In a sport centered around who can eat the most, the field isn’t necessarily dominated by big dudes. While Chestnut weighs 230 pounds, Kobayashi only clocks in at 160. And world champion Sonya “The Black Widow” Thomas, who has regularly placed in the top five at the Nathan’s contest and ranked the top eater in a wide range of categories from Vienna sausages (8.31 pounds in 10 minutes) and baked beans (8.4 pounds in under three minutes) to turducken (7.75 pounds in 12 minutes) and #cheesecake (11 pounds in 9 minutes), weighs a mere 105 pounds. In fact, thinner eaters may have an advantage, since their stomachs have more room to stretch.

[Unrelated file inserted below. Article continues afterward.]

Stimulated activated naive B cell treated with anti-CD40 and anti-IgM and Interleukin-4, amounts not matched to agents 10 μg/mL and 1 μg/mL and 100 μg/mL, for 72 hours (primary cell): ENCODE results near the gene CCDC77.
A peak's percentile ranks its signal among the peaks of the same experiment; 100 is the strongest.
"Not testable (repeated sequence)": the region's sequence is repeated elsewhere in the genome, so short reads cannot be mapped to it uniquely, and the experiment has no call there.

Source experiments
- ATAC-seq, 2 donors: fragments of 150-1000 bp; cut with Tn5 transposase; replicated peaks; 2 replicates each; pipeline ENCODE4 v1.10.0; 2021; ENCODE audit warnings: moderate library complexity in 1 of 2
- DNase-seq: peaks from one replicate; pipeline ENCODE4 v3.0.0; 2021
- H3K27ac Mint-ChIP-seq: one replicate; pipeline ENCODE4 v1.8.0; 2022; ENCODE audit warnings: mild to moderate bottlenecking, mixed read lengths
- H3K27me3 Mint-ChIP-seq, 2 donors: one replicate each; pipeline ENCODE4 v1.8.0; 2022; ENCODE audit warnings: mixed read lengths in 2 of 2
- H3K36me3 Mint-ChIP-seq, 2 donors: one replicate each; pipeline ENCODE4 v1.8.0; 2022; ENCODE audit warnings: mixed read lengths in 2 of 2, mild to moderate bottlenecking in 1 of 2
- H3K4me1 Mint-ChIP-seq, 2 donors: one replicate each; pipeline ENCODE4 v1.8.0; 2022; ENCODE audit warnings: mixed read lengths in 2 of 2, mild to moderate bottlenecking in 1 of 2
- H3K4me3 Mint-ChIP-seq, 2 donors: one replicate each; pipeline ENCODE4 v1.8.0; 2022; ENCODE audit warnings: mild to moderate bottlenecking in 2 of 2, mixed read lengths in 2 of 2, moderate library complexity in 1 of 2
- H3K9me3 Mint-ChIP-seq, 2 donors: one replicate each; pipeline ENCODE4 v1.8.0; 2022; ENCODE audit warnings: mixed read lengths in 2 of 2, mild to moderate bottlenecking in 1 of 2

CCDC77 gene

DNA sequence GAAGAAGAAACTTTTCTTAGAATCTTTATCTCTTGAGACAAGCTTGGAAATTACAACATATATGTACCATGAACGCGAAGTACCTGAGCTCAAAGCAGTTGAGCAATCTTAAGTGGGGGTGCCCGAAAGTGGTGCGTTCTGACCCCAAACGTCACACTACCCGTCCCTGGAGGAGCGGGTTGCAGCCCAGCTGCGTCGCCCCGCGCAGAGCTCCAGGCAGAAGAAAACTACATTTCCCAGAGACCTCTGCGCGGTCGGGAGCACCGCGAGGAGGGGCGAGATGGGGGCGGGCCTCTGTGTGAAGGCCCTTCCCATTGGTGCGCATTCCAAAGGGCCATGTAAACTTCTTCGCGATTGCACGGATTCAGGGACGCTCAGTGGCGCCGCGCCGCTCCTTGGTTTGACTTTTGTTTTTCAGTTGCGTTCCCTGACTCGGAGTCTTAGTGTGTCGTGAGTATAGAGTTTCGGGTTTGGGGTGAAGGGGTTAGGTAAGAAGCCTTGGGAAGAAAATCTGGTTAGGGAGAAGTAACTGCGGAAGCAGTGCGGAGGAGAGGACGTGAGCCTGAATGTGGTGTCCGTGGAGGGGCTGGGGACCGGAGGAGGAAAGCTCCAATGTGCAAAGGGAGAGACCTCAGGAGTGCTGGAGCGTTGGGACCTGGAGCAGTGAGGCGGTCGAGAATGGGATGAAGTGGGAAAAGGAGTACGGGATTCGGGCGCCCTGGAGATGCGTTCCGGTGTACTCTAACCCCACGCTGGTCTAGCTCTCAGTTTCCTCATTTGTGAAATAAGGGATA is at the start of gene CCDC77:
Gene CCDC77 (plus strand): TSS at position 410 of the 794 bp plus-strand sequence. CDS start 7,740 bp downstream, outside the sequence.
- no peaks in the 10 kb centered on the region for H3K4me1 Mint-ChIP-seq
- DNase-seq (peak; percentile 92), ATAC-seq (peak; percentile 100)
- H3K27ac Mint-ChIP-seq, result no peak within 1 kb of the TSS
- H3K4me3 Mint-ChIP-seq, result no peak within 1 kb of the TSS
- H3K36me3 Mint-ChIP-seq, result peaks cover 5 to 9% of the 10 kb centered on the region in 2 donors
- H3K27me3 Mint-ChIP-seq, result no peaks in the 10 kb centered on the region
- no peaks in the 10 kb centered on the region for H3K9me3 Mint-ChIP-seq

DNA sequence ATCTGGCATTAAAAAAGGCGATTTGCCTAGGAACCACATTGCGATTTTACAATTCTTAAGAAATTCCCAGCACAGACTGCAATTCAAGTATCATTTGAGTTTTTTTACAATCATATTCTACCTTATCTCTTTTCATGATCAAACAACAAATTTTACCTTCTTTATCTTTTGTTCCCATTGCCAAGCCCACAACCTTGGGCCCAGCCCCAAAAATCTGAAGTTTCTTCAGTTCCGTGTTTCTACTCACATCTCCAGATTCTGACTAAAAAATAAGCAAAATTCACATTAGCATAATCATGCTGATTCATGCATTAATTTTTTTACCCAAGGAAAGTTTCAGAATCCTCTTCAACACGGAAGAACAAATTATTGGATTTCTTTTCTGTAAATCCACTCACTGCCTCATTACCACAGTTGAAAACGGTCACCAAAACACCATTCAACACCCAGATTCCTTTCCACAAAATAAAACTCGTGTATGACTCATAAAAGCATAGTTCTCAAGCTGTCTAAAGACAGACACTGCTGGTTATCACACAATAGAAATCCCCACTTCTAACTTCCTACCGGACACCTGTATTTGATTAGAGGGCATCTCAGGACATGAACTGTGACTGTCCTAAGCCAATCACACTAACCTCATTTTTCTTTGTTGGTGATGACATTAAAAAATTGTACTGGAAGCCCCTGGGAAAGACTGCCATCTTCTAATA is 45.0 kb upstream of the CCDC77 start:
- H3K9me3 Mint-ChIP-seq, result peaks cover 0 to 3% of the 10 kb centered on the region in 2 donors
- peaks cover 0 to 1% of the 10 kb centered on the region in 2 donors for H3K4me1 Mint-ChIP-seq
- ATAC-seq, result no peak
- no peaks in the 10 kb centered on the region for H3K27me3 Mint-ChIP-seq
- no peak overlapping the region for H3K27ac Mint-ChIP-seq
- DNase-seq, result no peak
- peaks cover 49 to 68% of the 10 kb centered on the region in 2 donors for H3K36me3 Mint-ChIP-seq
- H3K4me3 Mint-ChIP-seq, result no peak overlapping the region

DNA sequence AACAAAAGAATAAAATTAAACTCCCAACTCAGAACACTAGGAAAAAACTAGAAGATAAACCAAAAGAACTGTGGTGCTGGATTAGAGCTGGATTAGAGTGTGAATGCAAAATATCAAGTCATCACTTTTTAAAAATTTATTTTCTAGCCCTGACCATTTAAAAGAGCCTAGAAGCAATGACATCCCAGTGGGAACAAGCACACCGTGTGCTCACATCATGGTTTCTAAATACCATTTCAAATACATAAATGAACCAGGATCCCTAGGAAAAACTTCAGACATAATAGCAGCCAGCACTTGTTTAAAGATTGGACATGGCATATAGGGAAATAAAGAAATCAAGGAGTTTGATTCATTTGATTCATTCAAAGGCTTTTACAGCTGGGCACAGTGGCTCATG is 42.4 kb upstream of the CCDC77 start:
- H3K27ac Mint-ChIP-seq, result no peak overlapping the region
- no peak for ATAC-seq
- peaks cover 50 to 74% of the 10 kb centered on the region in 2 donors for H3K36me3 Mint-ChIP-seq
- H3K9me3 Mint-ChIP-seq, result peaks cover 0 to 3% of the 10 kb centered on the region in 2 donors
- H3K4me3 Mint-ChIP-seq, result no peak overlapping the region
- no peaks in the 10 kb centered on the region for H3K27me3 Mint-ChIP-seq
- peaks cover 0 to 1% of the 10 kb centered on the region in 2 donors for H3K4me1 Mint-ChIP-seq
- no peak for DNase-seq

There’s also scientific evidence of possible biological differences between competitive eaters and the rest of us. A 2007 study by four University of Pennsylvania researchers, “Competitive Speed Eating: Truth and Consequences,” examined eater Tim Janus’s stomach and found that it lacked peristalsis, the muscle contractions that move food down into the small intestine. Janus was able to eat 36 #hotdogs in 10 minutes without feeling full. The hot dogs remained in his stomach, which, the researchers wrote, “protruded enough to create the indistinct impression of a developing intrauterine pregnancy.”